This article was updated on July 6th, 2023
This article was updated on July 6th, 2023
This article has been researched and written by Rehan Abid and the team at Creation Business Consultants and has not used AI in generating this article.
In June 2018, The Companies Law was first announced by the government of The United Arab Emirates (UAE), where investors were allowed to own 100% of their companies in some sectors of the economy. This limits the risk of disrupting the existing economic market. The UAE cabinet, chaired by Dubai ruler, Sheikh Mohammed Bin Rashid al-Maktoum, claimed that “This law would permit 100% foreign ownership of some UAE-based businesses, up from the current 49% limit by the end of 2018.”
Foreign nationals are allowed to register businesses with 100% total ownership in accordance with the Federal Law No. 2 of 2015 on Commercial Companies, which has since been replaced by Federal Decree-Law No. 26 of 2020.
However, the question that remains unanswered is – is this law affecting the locals?
The 100% foreign ownership opportunities’ main goal was to:
The chief economic advisor of Dubai’s Department of Economy and Tourism (DET), Mr. Safadi, further explains that the law would not hinder or damage the interests of the citizens who currently benefit from acting as a silent partner in a foreign-invested business. In fact, he believes that this law will create more opportunities for UAE citizens as “they have a lot to offer in terms of knowledge of local markets, the network, and the connectivity.”
The law is strategised in such a manner that it will not target or affect any silent partners as they generally deal with small-scale businesses. The government aims to target the impactful businesses that will leave a mark in Dubai’s economy and will further lead to an increase in job opportunities, technology scope, and boost the rates of import and export.
It has been reportedly claimed that free zones which already permit 100% ownership could be affected, as this could remove one of their unique advantages. Business owners and foreign investors consider free zones to be unique business models, which makes them individually attractive.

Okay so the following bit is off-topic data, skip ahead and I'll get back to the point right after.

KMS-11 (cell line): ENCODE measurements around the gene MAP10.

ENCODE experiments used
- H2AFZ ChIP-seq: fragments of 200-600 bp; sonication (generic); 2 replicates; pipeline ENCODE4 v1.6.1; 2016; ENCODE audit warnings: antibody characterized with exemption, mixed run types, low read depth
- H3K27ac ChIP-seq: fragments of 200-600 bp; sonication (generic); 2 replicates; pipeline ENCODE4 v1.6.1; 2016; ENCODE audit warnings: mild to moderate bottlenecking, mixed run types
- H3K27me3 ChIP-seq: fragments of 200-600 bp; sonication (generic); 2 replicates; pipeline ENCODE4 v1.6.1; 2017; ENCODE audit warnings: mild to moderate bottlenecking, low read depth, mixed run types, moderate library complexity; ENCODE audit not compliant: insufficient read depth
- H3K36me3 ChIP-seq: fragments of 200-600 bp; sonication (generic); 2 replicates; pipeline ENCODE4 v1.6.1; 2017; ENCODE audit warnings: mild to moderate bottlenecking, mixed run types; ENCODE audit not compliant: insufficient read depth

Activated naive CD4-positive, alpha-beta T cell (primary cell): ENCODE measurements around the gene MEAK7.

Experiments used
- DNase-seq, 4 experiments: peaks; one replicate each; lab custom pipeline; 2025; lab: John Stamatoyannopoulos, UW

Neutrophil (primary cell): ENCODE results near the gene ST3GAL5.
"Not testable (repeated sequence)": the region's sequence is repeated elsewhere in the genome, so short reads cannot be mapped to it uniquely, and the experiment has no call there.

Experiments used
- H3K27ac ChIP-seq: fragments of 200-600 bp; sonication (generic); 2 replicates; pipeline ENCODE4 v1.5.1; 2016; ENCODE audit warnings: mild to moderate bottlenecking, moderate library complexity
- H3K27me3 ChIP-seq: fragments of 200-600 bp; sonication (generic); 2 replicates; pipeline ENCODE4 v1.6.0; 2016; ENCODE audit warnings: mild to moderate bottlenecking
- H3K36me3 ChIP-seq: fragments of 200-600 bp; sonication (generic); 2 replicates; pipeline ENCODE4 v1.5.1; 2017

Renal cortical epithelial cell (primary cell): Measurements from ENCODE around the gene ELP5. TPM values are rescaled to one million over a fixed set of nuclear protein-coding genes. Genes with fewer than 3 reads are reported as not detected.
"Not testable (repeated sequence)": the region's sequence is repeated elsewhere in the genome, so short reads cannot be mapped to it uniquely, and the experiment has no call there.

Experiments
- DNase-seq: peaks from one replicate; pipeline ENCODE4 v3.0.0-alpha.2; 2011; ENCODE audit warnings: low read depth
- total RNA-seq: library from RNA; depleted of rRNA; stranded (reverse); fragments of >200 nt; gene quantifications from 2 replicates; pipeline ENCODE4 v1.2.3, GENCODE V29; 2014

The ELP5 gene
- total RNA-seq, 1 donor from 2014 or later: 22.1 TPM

The executive chairman of the Dubai Multi Commodities Centre (DMCC), Ahmed Bin Sulayem, focuses on free zones and believes that it is a diverse sector, and it is going to be difficult to cope up with the law. He further notes “You are looking at a big market, representing over 15,000 businesses, and almost 100,000 people live and work there… People go there not just for the 100% ownership and the tax-free facilities that we provide; they go there to be connected to the market, to not miss out.”
With the implementation of this law, it can be said that all the citizens of the UAE, irrespective of being expats or locals, are certainly going to benefit.
Concerns and doubts have been expressed concerning this policy change’s effects on small companies and entrepreneurs in the area. On the one hand, the 100% ownership legislation enables foreign companies to create a greater presence in the UAE, which might draw more foreign direct investment, stimulate economic growth, and support innovation.
On the other hand, there are worries that local businesses, especially small and medium-sized enterprises (SMEs), may be harmed by the increasing competition from international corporations that are fully owned. Some claim that competing with established multinational companies that have more resources and experience could be difficult for local enterprises.
It is significant to remember that the UAE government has been working to create a balanced approach and encourage the expansion of both domestic and foreign companies.
Emiratisation is one of many programs that aims to encourage local entrepreneurship and the UAE national employment. The creation of an environment that fosters co-operation, innovation, and sustainable economic growth is still a top priority for the administration.
Creation Business Consultants will keep you informed about the latest regulations which could impact your business. Our team of Corporate Structuring and tax advisory experts will leverage the experience to help understand the latest changes while simultaneously providing you with all the details needed to run your company in Dubai. Contact a member of our team to learn more about setting up a company in the UAE and Saudi Arabia, email us at [email protected], or call UAE at +971 4 878 6240 and Saudi Arabia at +966 54 995 2676.